When you are ready to make up the bruschetta (don’t do this too far ahead of eating, or they will go soggy) grill slices of slightly stale ciabatta and cool on racks. Fish the stalks out of the marinade and discard. Heap the tomato mixture onto the slices with a tablespoon, sprinkle with fleur de sel or another crystalline salt like Maldon, and serve immediately. There are very unlikely to be any leftovers.

Star anise chicken wings

I’ve been trying very hard to find a silver lining in this economic collapse. The best I’ve been able to manage is in the fact that supermarkets are suddenly stocking more of the cheaper cuts of meat – and those cheaper, nubbly cuts, like pork belly and hock or breast of lamb, are great. They’re often fattier, tastier and altogether more fun to cook with than the clean, boneless slabs of muscle supermarkets usually fall back on.

Chicken wings are among my favourite of the nubbly bits – all that lovely, crisp skin, and the sweet little nuggets of meat, full of flavour from nestling up against the wing bone. The nice chaps at SealSaver (keep this up, fellas, and you’ll become my very best friends) have recently sent me a couple of new SealSaver vacuum canisters, which, besides increasing the storage life of foods make marinading an absolute breeze. Stick the meat and marinade mixture in a Sealsaver, pump the air out, and some magical process occurs, making the meat marinate in a fraction of the usual time. If you don’t have a SealSaver (and you should – they make life in the kitchen very easy), marinate these wings for 24 hours in the fridge. In the SealSaver, they only needed two hours – brilliant.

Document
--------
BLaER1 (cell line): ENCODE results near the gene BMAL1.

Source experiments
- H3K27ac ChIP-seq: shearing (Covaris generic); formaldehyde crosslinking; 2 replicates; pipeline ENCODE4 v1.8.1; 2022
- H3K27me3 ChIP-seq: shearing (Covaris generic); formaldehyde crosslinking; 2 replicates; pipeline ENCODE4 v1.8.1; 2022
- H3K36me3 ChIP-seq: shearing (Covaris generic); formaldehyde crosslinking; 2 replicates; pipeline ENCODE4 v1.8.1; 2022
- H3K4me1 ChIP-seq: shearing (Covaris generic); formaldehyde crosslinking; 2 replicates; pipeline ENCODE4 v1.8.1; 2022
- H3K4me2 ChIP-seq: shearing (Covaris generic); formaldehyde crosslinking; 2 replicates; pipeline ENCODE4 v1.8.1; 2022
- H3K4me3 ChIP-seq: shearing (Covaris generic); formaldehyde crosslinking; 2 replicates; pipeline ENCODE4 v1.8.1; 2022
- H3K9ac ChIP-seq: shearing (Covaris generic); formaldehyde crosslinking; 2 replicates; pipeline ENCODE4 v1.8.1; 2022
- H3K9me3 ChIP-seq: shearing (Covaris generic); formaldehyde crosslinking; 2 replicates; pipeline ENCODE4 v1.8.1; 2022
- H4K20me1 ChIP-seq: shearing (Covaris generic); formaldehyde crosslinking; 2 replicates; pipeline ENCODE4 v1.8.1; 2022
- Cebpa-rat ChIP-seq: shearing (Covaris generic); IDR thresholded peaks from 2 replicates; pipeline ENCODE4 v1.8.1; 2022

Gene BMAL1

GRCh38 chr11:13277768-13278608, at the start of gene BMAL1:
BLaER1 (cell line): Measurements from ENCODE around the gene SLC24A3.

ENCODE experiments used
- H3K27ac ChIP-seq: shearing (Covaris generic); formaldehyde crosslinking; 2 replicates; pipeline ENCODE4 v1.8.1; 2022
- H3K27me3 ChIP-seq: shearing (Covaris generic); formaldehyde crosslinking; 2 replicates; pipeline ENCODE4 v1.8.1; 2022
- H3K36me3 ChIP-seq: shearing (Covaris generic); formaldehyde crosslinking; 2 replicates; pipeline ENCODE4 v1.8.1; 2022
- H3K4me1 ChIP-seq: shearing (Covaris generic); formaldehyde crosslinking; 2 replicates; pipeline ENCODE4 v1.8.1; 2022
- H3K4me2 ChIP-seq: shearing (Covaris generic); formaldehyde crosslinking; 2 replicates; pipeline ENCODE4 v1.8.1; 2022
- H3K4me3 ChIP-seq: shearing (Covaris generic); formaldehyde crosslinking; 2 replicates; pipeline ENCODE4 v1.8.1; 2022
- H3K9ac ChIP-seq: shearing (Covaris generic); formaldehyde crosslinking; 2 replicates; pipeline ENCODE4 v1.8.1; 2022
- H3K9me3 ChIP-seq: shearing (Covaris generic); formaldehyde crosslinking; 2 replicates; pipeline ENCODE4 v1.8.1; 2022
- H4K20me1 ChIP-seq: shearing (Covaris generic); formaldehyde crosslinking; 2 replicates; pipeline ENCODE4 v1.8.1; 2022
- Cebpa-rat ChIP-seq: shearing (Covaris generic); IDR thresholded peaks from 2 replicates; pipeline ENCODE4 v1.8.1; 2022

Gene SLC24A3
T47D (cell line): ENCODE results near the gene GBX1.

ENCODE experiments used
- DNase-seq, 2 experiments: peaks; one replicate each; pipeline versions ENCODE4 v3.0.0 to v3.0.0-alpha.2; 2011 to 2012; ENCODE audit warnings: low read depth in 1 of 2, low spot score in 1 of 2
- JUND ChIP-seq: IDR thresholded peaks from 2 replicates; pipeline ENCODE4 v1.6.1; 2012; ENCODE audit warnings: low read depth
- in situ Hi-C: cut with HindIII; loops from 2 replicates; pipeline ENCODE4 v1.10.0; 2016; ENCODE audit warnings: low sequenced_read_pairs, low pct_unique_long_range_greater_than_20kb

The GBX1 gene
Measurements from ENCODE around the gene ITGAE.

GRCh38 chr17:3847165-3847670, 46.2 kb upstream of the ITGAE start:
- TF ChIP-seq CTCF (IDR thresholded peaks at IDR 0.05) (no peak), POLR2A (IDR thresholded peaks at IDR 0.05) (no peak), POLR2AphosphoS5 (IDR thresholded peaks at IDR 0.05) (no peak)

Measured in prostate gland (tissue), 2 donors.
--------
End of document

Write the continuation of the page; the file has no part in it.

To make 16 wings (enough for two as a main course or four as a starter) you’ll need:

16 chicken wings, tips removed
5 tablespoons dark soy sauce
8 tablespoons light soy sauce
2 tablespoons molasses
8 tablespoons Chinese cooking wine or dry sherry
3 heaped tablespoons soft dark brown sugar
3 tablespoons sesame oil
8 star anise, 4 kept whole, 4 bashed to rubble in a mortar and pestle
Spring onion to garnish

Prick the chicken wings all over with a fork. Mix all the ingredients except the chicken wings and spring onion in a bowl, and combine the marinade with the chicken wings. If you’re using a SealSaver, marinate, refrigerated, for two hours – otherwise, marinate in the fridge for 24 hours.

Remove the wings, reserving the marinade. Bring the marinade to a low boil for two minutes. Grill the wings (use the barbecue if you possibly can – the only reason I didn’t was that it was snowing) over a slow heat for about 15-18 minutes, basting regularly with the cooked marinade and turning regularly until they are mahogany brown and crisp. Serve with more of the hot sauce and sprinkle with spring onion.